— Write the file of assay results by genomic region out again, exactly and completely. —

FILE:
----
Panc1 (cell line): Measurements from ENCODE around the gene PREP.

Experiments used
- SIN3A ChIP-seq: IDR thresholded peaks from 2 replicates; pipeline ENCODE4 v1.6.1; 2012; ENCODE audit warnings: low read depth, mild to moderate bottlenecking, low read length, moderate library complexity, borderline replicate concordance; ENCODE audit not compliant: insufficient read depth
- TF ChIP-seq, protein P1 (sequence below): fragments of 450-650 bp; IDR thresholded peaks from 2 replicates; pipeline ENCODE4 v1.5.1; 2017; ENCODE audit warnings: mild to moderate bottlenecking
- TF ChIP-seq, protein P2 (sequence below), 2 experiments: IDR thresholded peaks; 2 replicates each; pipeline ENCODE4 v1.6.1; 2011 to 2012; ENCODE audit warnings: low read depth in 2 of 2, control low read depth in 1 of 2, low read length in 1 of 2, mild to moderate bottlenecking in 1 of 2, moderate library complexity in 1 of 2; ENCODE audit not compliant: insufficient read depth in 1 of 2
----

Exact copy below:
Panc1 (cell line): Measurements from ENCODE around the gene PREP.

Experiments used
- SIN3A ChIP-seq: IDR thresholded peaks from 2 replicates; pipeline ENCODE4 v1.6.1; 2012; ENCODE audit warnings: low read depth, mild to moderate bottlenecking, low read length, moderate library complexity, borderline replicate concordance; ENCODE audit not compliant: insufficient read depth
- TF ChIP-seq, protein P1 (sequence below): fragments of 450-650 bp; IDR thresholded peaks from 2 replicates; pipeline ENCODE4 v1.5.1; 2017; ENCODE audit warnings: mild to moderate bottlenecking
- TF ChIP-seq, protein P2 (sequence below), 2 experiments: IDR thresholded peaks; 2 replicates each; pipeline ENCODE4 v1.6.1; 2011 to 2012; ENCODE audit warnings: low read depth in 2 of 2, control low read depth in 1 of 2, low read length in 1 of 2, mild to moderate bottlenecking in 1 of 2, moderate library complexity in 1 of 2; ENCODE audit not compliant: insufficient read depth in 1 of 2